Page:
Did you see our post about the dreaded Finger Hastag? Why not? Anyway, it was about this thing called a Finger Hashtag, Air Hashtag or Finger Hastagging. We talked about a post in Wired magazine where a guy called Nimrod Kamer said how this is all the rage. But according to New York Observer there is some doubt to the validity of his article. Kind of.Why and Who is Kamer?Nimrod Kamer is the guy who faced Wikipedia deletion last year because of his attempts to extort celebrities by threatening to edit their Wikipedia pages according to The Daily Dot last year! He also got a troll piece in the Huffington Post about Twitter etiquette rules. So he is doing this as almost a cultural rebel.Prank or Not, It’s Real…Sadly!So the thinking from the New York Observer is the Finger Hashtag is a lie from Kamer but this is rebuffed as one quick Google for this in Google images shows its real. Added to that – and as we said – The Guardian even posted an article about this last year, a “how to?” Finger Hashtag. Even Gizmodo posted an article begging the world not to make Finger Hashtagging popular; back in 2012.Nimrod you NimrodThe main thing is that there is a guy called Nimrod Kamer who tries to be like Dennis Pennis but is failing and trying to own a space that already has traction. Another thing to do is do-all-your best to ignore anyone who starts to do this, or start doing it yourself…#Wedontmind…But, credit to Kamer, he does appear lots in Google images.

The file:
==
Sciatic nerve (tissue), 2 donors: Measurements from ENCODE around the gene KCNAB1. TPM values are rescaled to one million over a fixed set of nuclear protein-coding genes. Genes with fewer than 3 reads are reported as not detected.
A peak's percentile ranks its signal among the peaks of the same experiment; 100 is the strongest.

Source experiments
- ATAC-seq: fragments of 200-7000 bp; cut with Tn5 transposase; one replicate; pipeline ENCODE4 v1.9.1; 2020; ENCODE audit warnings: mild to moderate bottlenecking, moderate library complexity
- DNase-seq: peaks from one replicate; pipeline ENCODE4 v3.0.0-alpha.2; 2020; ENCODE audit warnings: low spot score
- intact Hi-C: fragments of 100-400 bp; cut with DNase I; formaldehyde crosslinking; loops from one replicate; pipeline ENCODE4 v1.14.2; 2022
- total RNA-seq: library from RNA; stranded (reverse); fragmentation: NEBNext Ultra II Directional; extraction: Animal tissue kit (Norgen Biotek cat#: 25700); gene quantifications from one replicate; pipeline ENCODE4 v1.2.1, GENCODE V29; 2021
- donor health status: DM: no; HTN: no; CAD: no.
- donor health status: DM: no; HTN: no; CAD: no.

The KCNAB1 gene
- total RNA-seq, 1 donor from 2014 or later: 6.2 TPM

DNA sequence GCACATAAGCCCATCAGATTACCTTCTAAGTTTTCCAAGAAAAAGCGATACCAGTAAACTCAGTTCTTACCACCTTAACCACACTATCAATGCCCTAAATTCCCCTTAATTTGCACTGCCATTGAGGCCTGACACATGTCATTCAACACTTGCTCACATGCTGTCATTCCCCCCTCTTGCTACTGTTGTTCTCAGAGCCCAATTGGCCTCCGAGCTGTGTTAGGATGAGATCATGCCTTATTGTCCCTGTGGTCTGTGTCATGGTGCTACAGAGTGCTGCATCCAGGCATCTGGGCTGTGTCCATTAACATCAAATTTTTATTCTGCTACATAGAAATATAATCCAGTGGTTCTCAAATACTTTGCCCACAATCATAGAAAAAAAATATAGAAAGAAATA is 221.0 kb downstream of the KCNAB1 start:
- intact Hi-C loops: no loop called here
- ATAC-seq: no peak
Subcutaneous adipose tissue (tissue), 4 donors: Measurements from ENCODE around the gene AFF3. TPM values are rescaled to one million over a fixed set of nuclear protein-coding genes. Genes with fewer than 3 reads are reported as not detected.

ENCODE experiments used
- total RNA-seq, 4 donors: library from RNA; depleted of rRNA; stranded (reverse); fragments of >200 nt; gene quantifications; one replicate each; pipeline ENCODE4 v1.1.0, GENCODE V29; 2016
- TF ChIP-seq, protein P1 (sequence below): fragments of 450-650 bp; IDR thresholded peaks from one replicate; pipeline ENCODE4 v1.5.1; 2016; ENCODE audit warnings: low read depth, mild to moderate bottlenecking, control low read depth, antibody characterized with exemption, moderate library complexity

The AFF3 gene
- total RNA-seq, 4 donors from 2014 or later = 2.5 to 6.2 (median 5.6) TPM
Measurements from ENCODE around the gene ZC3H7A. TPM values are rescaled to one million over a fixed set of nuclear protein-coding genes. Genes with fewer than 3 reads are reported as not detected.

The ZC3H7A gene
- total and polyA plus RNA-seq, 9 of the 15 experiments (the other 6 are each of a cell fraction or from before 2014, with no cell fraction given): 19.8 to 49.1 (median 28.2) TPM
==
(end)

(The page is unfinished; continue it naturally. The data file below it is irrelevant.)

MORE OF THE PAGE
Not a great deal to say about this, just that we are all doomed. We would like to say sorry to our forefathers who fought to keep our freedom, scientists that walked on the shoulders of giants to advance medicine. Why?Because a new trend is gaining more and more momentum, the hashtag as a hand gesture!The First Usage of a Hashtag on TwitterThe hashtag was made famous on Twitter but started on Chris Messina, August 23, 2007) on the social network reading “how do you feel about using # (pound) for groups. As in #barcamp [msg]”. before its migration to the popular social network. The hashtag has become part of everyday usage on Twitter with the first ever usage of this (byWe are already hearing the stomach churning words being uttered within offline conversations, such as some of the gems listed by Wired Magazine below:"hashtag awk"; "hashtag ridic", "hashtag fab", "hashtag marv" (marvelous); "hashtag obvs"; "hashtag YOLO"; "hashtag suspish"; "hashtag whatevs"; "hashtag atrosh"; "hashtag BFFS (Best Friends Forever Sometimes)"; "hashtag mawk" (majorly awk)Finger HashtaggingNow, and more-than-ever, people are starting to replace the “hashtag” verbiage to a gesture created with their fingers crossing over to form a hashtag sign. So, welcome to finger hashtagging.Air Hashtagging Last SummerThe Guardian pointed this out last summer with a post entitled “How to say 'hashtag' with your fingers” but the newspaper called this an "air hashtag". One of the comments on their post by one of their readers stated, “The first person to do this in front of me gets a punch in the nose.”Light at the End of the #TunnelHopefully this won’t become popular but we have a worrying feeling that it might. So, next time you are hanging out (at the Truman Brewery for those in London or Brooklyn for those in NYC) look-out for people placing this symbol into conversation. Judging by the comment by one user below on Wired Magazine recently it may have a fight on its hand!“Oh God. No. No, no. Anyone who adopts this gesture deserves to have both pairs of fingers broken. With a hammer. “So, join the fight or start doing this?